Fire scene photography

Fire scene photography isn’t just about smoke and flames. There’s not always going to be big fire and billowing smoke, or firemen covered in soot, or a dramatic rescue. Sometimes you get there and … we’ll it’s just a fire scene with nothing special going on. What’s a photographer to do …

Well in my case, it just means that I might have to work a little harder to create a few dramatic, interesting, or compelling images. Perhaps there will be the opportunity for a dramatic portrait, or something a bit artistic.

Some time back, I took in a 3-Alarm fire in Maywood, IL. It took me a while to get there, and all the big fire and smoke had been knocked down well before I arrived. As I walked around the scene, I had my long lens and decided to look for some interesting images that would play off of the low available light that mixed with the scene lighting. They’d been flowing water for a while, so there was quite a bit of water pooling in the street … making for great reflections.

Here’s an image that I shot from half a block away … to create some compression. The first version is straight out of Adobe Camera RAW.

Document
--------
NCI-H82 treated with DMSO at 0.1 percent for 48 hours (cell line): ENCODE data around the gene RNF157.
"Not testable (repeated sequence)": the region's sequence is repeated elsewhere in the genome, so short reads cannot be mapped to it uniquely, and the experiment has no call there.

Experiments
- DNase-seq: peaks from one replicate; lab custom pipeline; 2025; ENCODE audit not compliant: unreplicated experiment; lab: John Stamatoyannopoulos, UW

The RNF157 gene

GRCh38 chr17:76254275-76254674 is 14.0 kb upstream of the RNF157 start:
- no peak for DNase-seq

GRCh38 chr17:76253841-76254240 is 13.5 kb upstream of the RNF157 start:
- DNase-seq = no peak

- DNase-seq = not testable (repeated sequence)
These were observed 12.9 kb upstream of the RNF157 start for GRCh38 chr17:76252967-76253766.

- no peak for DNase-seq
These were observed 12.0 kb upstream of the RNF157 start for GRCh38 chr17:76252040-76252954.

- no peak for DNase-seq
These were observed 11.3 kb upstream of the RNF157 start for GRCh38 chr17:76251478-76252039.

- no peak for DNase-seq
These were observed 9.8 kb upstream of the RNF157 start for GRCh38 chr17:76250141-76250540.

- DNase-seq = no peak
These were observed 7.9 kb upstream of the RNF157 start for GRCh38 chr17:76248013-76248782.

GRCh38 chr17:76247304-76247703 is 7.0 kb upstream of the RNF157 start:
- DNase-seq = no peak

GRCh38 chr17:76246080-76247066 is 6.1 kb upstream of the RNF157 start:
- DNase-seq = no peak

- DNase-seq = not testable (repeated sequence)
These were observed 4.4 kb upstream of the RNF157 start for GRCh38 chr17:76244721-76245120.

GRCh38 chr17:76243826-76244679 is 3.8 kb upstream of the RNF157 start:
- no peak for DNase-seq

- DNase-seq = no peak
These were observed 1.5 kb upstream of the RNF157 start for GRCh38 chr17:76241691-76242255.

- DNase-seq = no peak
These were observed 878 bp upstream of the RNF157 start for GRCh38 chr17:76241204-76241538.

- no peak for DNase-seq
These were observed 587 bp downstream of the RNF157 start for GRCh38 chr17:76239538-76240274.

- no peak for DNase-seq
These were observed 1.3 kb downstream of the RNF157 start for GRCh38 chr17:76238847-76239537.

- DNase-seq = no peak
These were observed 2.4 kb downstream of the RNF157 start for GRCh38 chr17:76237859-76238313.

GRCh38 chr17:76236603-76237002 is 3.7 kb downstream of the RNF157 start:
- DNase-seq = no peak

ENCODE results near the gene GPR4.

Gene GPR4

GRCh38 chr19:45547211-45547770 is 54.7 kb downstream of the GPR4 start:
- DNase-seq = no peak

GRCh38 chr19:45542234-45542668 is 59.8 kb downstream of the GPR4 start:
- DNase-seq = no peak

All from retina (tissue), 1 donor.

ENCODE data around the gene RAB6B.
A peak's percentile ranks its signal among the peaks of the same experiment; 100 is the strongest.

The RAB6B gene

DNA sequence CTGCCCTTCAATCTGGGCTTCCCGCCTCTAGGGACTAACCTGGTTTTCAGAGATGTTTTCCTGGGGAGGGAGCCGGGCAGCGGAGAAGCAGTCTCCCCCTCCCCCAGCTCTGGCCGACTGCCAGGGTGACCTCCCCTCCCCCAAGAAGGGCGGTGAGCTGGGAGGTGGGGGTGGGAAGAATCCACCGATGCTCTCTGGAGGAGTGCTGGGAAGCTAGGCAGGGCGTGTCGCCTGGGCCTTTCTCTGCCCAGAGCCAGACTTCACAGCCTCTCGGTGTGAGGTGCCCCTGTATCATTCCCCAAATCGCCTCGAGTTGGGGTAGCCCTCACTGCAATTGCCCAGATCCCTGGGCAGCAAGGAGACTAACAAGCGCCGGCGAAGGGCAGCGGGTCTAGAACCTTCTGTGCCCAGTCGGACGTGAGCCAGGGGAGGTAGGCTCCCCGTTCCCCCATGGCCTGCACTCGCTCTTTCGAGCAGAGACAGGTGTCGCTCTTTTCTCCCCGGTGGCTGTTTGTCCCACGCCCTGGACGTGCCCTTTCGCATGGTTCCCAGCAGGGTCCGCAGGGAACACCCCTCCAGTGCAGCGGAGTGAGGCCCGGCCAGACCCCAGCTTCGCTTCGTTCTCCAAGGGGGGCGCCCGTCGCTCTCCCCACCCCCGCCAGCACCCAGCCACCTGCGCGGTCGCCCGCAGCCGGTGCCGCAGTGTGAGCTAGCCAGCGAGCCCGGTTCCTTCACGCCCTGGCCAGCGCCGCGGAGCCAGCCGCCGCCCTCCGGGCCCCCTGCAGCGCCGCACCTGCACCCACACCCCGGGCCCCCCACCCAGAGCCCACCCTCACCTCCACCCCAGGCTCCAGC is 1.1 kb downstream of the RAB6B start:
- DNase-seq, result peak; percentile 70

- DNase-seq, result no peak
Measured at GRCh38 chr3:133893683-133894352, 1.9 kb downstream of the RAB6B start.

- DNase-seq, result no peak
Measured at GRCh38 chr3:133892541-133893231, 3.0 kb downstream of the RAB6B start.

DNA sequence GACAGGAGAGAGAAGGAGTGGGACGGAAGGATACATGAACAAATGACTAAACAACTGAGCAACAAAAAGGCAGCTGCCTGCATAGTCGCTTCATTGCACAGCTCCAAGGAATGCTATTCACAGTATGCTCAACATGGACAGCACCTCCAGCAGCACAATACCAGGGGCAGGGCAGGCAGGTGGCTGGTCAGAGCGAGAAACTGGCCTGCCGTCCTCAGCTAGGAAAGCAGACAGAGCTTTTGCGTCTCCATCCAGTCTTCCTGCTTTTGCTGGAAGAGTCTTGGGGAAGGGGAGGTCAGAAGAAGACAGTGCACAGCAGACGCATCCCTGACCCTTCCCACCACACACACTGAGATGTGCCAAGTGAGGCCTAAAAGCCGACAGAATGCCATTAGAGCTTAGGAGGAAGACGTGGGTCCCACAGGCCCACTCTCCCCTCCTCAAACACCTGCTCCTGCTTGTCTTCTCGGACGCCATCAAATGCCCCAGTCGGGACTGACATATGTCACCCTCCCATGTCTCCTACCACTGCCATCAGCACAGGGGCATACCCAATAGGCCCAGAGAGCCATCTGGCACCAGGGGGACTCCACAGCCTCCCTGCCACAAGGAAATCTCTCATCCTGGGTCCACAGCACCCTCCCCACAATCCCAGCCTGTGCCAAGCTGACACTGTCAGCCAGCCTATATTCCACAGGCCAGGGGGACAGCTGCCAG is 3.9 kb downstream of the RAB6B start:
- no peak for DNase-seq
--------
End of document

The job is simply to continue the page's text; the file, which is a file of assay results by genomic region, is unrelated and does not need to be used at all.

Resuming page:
firemen with hose line at night fire scene
An image of firefighters with a hose line, lots of lights, plus standing water in the street. Larry Shapiro photo

These next few show some creative filtering from NIK Color Efex Pro, Macphun Intensify Pro, and then Topaz Detail and DeNoise.

night fire scene edited with NIK Color Efex Pro
Creative enhancements from NIK Color Efex Pro. Larry Shapiro photo
night fire scene edited with Macphun Intensify Pro
Creative enhancements from Macphun Intensify Pro. Larry Shapiro photo
night fire scene edited with Topaz Detail and DeNoise
Creative enhancements from Topaz Detail and Topaz DeNoise. Larry Shapiro photo

At this point, it’s just about creativity and having some fun using the software to bring out or enhance the details that are in the original file.